UNICEF Executive Director Visits Lebanon, Urges Investment in Services for Children

Lebanon's generosity in supporting more than 400,000 refugee children from Syria should be matched by further international investment in public services such as education, said UNICEF Executive Director Anthony Lake as he ended a visit to the country.

NEW YORK (November 4, 2013) - Lebanon's generosity in supporting more than 400,000 refugee children from Syria should be matched by further international investment in public services such as education, said UNICEF Executive Director Anthony Lake as he ended a visit to the country.

"Lebanon has made a tremendous commitment to caring for children fleeing Syria, despite the increased pressure on public services such as health and education," said Lake.

"The international community has not only a humanitarian obligation to the children but a  responsibility to match Lebanon's commitment, by investing more in services that benefit every child in this country—both refugees and those in the host communities."

In meetings with Lebanese President His Excellency General Michel Sleiman and Prime Minister His Excellency Najib Mikati, Lake reaffirmed UNICEF's continued collaboration in the areas of health, nutrition, education, water, sanitation, hygiene and protection through programs targeted at the most vulnerable children in some of the poorest communities in Lebanon.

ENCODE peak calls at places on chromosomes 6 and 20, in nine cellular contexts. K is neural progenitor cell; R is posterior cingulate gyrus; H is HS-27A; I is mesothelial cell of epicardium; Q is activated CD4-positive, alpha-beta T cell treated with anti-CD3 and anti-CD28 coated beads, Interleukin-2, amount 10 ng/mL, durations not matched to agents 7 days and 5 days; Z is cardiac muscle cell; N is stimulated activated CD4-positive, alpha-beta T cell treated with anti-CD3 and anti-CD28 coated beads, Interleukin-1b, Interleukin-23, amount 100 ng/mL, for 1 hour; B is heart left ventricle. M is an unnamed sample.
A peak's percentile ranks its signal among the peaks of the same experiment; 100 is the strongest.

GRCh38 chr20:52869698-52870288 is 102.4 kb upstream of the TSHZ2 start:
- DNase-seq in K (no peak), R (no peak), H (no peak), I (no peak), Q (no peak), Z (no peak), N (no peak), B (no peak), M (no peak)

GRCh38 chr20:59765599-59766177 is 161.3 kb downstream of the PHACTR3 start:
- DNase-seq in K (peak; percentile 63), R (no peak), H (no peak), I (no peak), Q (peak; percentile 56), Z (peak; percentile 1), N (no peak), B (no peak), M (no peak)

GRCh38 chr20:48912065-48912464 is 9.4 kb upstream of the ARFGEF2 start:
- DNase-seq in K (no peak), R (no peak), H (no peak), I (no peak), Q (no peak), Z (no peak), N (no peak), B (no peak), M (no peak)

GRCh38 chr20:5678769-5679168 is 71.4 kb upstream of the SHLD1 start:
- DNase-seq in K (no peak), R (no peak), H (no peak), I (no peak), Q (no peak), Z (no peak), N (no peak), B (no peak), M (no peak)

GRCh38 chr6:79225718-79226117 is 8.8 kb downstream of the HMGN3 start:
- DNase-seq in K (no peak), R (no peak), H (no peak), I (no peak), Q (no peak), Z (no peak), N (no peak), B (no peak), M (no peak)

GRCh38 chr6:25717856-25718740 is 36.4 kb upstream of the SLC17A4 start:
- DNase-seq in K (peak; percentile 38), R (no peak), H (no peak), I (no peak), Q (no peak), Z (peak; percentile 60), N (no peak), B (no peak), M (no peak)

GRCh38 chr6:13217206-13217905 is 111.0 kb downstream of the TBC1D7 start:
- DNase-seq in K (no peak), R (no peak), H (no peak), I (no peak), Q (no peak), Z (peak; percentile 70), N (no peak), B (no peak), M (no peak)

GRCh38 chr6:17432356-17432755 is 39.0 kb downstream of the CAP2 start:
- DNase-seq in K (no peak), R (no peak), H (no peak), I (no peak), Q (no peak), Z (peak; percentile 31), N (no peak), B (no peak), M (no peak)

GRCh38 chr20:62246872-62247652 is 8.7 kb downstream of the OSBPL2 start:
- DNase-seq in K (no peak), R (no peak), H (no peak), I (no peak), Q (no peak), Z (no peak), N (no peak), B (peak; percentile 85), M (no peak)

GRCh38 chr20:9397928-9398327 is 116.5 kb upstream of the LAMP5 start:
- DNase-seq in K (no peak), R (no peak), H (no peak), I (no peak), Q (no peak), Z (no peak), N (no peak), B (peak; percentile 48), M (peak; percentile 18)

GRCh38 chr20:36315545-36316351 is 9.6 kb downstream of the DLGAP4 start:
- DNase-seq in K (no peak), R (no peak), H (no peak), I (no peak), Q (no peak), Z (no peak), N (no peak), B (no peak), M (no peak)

Particular concerns were shared about the impact of the approaching winter months, and the need for urgent action to prepare for this especially challenging period.

"I have met Lebanese teachers working tirelessly to deliver a quality education to many more children than they ever imagined in their classrooms," said Lake. "And I have met Syrian children living in tented settlements who still dream of seeing their homes and their toys again."

"One feels a mix of exhilaration at the progress being made and the brave smiles of the children but also the heartbreak of hearing their stories of loss. We must all do more to support a generation of children who will build the future of this region."

UNICEF and other agencies working with children affected by the conflict in Syria have warned of the long-term impact of the trauma experienced by many children, urging more attention be paid to education and counseling services alongside life-saving services.    

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About UNICEF
The United Nations Children’s Fund (UNICEF) works in more than 190 countries and territories to save and improve children’s lives, providing health care and immunizations, clean water and sanitation, nutrition, education, emergency relief and more. The U.S. Fund for UNICEF supports UNICEF’s work through fundraising, advocacy, and education in the United States. Together, we are working toward the day when zero children die from preventable causes and every child has a safe and healthy childhood.

For additional information, please contact:

Susannah Masur, U.S. Fund for UNICEF, 212.880.9146, smasur@unicefusa.org